Make it easy to see the unit online and to communicate with you. If anything becomes a hassle, figure they will go on to the next property even though yours is perfect for them. Just make sure they are perfect for you. That involves careful screening.

Much of the screening is already done if marketing tells prospective tenants who is acceptable and the condition of the property shows that the landlord is businesslike and values his or her investment. But there’s still lots to check.

It begins with the Primary Four requirements of every applicant, no exceptions EVER:
1. Application must be completely filled out
2. Must be able to verify income
3. Must be able to verify all information on the application
4. Must meet and see picture ID from every adult who will live in the property

But there’s more. What you would normally do may not be enough to qualify an applicant.
What type job does the applicant have? In this market, some jobs are simply too unstable for a landlord to take a chance on. Restaurant and retail employees are a prime example. If they haven’t been laid off already, chances are they soon will be. Yes, you can and should reject on the basis of the type of occupation someone has.

Mortgage underwriters, for example, always look at the probability of continued income before they approve a loan, so there’s nothing wrong with your being concerned with the same thing. Make your applicant prove job stability in whatever way he or she is able.

What are the occupations that are least likely to be laid off? Those that involves little interpersonal contact or is considered essential are at the top of the list. Construction workers of all kinds, landscapers, all the trades such as plumbers, electricians, and truck drivers all figure to be stable. First responders and the medical profession most likely have stable jobs, too. Good bets are also people who can work and/or are working from home. Of course if the company they work for is about to go out of business, that is an important consideration.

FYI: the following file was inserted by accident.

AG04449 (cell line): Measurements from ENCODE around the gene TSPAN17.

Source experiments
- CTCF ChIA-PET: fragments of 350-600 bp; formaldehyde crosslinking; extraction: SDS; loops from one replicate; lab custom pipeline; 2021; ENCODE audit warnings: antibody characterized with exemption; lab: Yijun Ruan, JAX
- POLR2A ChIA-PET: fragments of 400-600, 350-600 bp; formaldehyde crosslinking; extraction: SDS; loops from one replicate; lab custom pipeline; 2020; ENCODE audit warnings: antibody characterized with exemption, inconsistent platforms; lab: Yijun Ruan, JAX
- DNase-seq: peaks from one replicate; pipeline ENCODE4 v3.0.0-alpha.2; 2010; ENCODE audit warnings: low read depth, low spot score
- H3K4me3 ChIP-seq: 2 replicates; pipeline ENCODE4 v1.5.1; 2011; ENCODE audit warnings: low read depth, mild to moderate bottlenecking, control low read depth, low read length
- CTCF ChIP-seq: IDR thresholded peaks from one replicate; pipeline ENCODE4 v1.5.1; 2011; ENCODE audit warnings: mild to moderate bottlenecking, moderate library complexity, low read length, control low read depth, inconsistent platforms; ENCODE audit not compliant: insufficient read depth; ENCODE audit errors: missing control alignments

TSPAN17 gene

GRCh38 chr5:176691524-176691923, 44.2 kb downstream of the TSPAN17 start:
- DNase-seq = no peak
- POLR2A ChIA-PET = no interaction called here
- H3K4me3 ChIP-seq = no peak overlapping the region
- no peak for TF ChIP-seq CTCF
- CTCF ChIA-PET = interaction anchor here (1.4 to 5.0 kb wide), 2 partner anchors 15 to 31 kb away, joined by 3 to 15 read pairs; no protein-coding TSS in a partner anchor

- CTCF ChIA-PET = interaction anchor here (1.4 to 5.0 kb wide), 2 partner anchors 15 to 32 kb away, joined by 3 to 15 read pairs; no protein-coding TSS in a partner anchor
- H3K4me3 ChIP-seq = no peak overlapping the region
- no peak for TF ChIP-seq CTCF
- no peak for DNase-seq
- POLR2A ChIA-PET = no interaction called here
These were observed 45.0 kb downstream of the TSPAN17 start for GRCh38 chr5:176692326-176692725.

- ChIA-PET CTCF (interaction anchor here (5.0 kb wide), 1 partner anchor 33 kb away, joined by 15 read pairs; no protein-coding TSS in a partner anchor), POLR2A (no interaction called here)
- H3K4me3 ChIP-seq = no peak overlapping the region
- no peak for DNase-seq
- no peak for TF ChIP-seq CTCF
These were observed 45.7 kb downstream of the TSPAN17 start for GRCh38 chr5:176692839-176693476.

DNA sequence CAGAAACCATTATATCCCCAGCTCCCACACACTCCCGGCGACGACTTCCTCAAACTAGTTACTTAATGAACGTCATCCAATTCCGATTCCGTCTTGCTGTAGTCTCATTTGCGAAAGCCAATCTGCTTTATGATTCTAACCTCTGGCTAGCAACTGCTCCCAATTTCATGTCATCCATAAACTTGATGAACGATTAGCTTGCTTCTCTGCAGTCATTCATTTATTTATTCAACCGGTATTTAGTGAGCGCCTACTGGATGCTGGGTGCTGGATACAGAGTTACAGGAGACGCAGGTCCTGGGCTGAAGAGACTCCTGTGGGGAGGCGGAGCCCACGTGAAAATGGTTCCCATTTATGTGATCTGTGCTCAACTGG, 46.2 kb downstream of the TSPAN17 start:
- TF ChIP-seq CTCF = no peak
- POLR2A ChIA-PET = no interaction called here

But there’s more. Why is your applicant moving? It could be for any number of reasons that won’t affect their ability to pay the rent, that being a primary concern in this market. Of course the usual screening criteria apply, too. Just verify everything as you normally would. Why did they leave their previous rentals? Are all the owners names and contact information true? Check county tax records for owners’ names and addresses.

People move for reasons that have nothing to do with unstable job situations and incomes. And people move because their jobs are unstable or gone. It’s just up to us to verify they will be good, rent-paying tenants who accurately and completely fill out the rental application.

By Robert L. Cain